Downy Skullcap has attractive foliage and flowers; it is one of the more showy species in this genus. It is similar to Agastache foeniculum (Anise Hyssop) in the appearance of its foliage and habitat preferences, but its flowers are larger and more attractive. Therefore, it's surprising that this plant is not grown in flower gardens more often. Distinguishing Scutellaria spp. (Skullcaps) is rather tricky, but here are some key characteristics of Downy Skullcap
This perennial plant is 2-3' tall and little branched, except near the apex. The erect central stem is whitish green, bluntly 4-angled, and finely pubescent. The opposite leaves are up to 3" long and 1½" across; they are ovate in shape and crenate along their margins. The upper leaf surface is pale-medium or yellowish green and glabrous or nearly so (except for young leaves), while the lower leaf surface is whitish green and finely pubescent. The pubescence on the elevated veins of the leaf undersides is somewhat longer than the pubescence between the veins. The petioles are short (up to ½" in length), whitish green, and finely pubescent. From the middle to upper leaf axils, short secondary stems with smaller leaves may form. The upper stems terminate in spike-like racemes of flowers up to 6" in length. These racemes are held upright and they have densely-spaced pairs of flowers. Each flower has a 2-lipped tubular corolla about ¾" long that is mostly blue-violet, and a short tubular calyx about ¼" long that is whitish green and finely pubescent. The reproductive organs of the flower are inserted within the corolla. The upper lip of the corolla is hood-like with lateral margins that are curled back, while its lower lip is larger and broader; there is a conspicuous patch of white in front of the throat of corolla. A very fine pubescence (canescence) covers the outer surface of the flower, particularly on the hood (visible with a 10x hand lens). The calyx has a conspicuous protuberance on its upper side. Both the central rachis of each raceme and the pedicels of the flowers (up to ¼" in length) are whitish green and finely pubescent. At the base of each pedicel on a raceme, there is a small leafy bract up to ½" long that is lanceolate or elliptic in shape. None of the hairs on this plant are glandular or sticky. The blooming period occurs from mid- to late summer, lasting about 1-1½ months. There is no noticeable floral scent. The flowers are replaced by oddly shaped capsules that contain 2-4 nutlets. The upper surface of each capsule is concave with a protuberance on one side. At maturity, these capsules turn brown and split open to release their nutlets; this process may be facilitated by raindrop logistics. The root system is rhizomatous, often forming tight colonies of clonal plants.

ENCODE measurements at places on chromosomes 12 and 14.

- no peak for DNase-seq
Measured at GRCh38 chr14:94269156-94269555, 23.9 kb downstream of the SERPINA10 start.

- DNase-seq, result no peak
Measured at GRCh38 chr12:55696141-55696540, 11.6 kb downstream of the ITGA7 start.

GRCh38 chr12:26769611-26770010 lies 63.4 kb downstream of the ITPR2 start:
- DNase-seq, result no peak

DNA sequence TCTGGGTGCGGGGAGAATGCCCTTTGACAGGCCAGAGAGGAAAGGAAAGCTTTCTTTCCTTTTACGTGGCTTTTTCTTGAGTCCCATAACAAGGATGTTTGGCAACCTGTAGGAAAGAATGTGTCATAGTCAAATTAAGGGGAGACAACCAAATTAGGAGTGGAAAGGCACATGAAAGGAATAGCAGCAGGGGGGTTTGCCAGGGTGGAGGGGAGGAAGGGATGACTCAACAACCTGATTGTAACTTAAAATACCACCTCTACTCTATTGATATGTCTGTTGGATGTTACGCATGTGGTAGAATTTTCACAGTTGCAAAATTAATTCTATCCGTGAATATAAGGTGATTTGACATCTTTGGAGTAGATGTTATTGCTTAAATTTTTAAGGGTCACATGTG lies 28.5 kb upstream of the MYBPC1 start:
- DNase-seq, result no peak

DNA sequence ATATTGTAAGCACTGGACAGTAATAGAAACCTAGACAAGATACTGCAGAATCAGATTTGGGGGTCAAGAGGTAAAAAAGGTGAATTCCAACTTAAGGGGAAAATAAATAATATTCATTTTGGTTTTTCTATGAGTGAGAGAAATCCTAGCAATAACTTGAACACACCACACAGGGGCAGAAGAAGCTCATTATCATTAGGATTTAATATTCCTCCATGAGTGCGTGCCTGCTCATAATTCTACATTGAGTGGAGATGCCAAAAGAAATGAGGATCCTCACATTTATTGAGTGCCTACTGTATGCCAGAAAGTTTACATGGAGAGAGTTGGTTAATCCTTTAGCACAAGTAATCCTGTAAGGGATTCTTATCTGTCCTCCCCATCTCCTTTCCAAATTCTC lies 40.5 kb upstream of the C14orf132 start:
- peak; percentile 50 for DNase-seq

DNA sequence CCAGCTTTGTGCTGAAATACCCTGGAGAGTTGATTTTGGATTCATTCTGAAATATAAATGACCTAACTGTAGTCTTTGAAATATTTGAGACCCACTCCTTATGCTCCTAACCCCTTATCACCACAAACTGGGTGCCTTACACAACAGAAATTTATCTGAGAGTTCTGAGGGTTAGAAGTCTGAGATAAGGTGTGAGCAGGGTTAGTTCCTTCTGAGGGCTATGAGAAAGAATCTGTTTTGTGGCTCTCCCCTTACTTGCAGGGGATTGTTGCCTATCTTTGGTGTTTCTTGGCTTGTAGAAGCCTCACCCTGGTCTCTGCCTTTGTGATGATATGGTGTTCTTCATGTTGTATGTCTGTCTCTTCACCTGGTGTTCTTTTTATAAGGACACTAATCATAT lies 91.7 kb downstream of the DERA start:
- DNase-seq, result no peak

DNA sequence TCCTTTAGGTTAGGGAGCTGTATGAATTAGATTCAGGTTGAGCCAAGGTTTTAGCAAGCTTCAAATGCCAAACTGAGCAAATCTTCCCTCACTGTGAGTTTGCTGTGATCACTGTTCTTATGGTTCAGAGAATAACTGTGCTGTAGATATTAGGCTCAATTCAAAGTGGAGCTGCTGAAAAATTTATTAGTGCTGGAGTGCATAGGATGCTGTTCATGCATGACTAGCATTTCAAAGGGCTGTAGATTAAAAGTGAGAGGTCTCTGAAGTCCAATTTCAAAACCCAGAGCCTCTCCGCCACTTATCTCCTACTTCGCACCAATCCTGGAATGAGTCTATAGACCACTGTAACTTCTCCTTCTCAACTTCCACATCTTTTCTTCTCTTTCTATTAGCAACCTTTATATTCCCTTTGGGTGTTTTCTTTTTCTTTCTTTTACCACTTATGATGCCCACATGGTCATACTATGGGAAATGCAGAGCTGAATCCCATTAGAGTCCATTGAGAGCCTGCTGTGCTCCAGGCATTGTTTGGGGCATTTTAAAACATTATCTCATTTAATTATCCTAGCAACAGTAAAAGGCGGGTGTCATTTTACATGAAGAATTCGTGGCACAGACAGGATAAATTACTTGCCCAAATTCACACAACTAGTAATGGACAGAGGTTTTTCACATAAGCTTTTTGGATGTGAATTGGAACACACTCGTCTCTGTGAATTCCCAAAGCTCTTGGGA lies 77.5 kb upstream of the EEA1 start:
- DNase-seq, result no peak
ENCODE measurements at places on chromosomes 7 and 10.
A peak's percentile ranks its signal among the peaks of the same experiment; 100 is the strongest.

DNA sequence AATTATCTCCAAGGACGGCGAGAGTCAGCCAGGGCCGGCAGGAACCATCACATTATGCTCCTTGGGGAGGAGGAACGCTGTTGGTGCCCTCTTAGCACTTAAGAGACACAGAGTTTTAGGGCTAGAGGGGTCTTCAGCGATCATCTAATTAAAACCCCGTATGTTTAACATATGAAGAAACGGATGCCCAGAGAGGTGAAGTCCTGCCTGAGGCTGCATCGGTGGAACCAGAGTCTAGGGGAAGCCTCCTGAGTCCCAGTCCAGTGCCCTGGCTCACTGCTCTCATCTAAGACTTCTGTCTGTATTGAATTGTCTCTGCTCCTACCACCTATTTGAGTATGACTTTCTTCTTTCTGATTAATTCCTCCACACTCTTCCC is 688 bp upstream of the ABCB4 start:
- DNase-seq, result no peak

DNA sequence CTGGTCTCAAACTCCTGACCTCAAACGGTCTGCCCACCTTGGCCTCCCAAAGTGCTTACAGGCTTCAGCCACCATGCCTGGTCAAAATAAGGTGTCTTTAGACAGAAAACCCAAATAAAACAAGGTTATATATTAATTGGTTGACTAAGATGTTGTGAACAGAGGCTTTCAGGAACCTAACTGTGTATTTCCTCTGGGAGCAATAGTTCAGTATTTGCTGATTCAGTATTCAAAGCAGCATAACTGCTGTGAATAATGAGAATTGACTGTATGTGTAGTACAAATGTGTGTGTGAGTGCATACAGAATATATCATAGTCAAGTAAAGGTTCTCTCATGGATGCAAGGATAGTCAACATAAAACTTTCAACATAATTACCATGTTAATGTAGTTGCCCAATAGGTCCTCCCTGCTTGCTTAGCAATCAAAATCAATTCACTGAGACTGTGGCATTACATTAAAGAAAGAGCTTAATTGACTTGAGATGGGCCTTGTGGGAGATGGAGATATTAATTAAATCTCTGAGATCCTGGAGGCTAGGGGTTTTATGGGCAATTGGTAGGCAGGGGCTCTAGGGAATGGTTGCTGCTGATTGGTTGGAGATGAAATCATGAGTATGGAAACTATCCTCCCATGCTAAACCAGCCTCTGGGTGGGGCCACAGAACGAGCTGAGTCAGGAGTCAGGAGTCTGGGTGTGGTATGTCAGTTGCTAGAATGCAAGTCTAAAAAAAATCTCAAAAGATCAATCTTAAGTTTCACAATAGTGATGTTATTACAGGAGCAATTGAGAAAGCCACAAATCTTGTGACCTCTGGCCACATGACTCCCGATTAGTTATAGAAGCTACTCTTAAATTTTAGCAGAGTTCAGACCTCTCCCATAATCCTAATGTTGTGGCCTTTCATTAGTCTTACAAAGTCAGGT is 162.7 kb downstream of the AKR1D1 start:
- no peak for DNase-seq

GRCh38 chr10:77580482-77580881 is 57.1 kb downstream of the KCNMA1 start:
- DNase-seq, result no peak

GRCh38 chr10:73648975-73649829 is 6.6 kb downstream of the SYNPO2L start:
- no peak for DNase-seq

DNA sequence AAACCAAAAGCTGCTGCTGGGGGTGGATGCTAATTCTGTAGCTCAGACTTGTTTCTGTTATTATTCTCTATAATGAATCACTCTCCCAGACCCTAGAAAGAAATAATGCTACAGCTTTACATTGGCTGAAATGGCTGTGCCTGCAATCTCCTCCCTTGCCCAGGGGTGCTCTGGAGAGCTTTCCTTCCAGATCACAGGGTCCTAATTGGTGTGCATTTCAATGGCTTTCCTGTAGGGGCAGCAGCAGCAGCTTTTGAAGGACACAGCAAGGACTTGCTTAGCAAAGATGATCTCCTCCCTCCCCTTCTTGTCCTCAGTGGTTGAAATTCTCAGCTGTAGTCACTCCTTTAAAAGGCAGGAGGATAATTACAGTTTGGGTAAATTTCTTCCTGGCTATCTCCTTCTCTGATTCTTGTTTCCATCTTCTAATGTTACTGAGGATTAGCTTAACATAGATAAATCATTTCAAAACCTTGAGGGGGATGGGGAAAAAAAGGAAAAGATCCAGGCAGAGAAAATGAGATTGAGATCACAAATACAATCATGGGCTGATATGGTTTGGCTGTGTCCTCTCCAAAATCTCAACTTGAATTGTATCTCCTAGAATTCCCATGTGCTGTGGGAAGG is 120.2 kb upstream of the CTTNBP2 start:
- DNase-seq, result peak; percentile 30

Flower-Visiting Insects of Downy Skullcap in Illinois:
Scutellaria incana (Downy Skullcap) (Bumblebees collect pollen or suck nectar; beetle activity is unspecified; other insects suck nectar & are non-pollinating; wasps suck nectar by perforating the flower, while short-tongued bees suck nectar from these perforations [sn@prf]; most observations are from Robertson, although some observations are from Hilty and MacRae as indicated below)
Bees (long-tongued) Apidae (Bombini): Bombus auricomus sn, Bombus griseocallis sn, Bombus impatiens sn cp, Bombus pensylvanica sn cp fq, Bombus vagans sn cp; Anthophoridae (Ceratinini): Ceratina dupla dupla sn fq np
The preference is partial sun and mesic to dry-mesic conditions. Full sun or light shade and moist conditions are also tolerated. The soil can contain loam, clay-loam, or some rocky material, which corresponds to the conditions in which this plant normally grows. Foliar disease rarely bothers this plant; some of the lower leaves may turn yellow and drop off the stem if there is a severe drought, but this member of the Mint family withstands dry conditions rather well. Occasionally, insects may chew holes in the leaves, sometimes causing major damage. Overall, this plant is easy to grow in a garden setting. Range & Habitat